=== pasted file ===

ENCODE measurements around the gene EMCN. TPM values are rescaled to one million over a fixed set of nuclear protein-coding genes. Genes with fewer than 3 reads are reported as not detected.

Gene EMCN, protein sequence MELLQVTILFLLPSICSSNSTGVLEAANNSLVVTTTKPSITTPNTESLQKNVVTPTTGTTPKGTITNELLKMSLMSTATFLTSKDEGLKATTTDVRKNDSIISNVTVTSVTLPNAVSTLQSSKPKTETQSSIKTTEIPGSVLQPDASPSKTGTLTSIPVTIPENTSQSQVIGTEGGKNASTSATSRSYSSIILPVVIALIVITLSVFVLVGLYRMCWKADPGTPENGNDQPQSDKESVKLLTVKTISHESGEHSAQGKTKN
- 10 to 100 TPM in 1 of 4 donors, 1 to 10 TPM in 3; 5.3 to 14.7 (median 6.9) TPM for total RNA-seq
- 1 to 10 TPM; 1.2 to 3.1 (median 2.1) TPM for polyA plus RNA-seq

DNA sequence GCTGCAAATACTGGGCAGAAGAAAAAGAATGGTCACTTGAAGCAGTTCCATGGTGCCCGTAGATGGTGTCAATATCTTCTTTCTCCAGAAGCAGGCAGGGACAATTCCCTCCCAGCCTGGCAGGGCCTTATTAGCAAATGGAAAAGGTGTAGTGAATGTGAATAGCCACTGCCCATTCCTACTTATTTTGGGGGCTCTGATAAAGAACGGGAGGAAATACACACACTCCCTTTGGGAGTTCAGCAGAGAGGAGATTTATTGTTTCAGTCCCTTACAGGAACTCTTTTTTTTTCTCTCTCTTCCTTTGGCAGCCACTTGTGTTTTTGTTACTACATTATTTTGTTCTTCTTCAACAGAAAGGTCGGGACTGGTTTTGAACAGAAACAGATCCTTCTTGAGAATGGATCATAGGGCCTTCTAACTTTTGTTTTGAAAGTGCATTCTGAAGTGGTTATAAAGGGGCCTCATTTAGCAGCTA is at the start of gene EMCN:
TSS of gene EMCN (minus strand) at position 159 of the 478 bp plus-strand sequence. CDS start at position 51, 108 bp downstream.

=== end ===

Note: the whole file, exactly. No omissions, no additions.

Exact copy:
ENCODE measurements around the gene EMCN. TPM values are rescaled to one million over a fixed set of nuclear protein-coding genes. Genes with fewer than 3 reads are reported as not detected.

Gene EMCN, protein sequence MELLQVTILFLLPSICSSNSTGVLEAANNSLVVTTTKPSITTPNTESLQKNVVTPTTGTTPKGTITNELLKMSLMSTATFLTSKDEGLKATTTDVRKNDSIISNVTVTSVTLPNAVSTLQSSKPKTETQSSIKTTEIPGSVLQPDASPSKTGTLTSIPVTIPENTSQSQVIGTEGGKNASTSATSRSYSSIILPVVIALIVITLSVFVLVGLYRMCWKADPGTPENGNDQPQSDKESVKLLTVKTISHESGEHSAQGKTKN
- 10 to 100 TPM in 1 of 4 donors, 1 to 10 TPM in 3; 5.3 to 14.7 (median 6.9) TPM for total RNA-seq
- 1 to 10 TPM; 1.2 to 3.1 (median 2.1) TPM for polyA plus RNA-seq

DNA sequence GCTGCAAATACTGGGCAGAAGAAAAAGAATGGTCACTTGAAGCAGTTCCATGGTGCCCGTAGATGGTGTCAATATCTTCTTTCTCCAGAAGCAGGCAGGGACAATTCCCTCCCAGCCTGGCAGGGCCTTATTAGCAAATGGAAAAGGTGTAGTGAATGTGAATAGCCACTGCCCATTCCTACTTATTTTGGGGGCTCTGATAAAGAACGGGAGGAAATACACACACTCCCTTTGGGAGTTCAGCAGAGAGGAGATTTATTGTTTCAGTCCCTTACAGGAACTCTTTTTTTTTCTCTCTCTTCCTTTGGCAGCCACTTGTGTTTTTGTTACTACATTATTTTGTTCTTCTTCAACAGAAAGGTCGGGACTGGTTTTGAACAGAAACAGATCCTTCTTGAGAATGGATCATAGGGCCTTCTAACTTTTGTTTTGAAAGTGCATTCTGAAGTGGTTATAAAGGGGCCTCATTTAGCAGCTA is at the start of gene EMCN:
TSS of gene EMCN (minus strand) at position 159 of the 478 bp plus-strand sequence. CDS start at position 51, 108 bp downstream.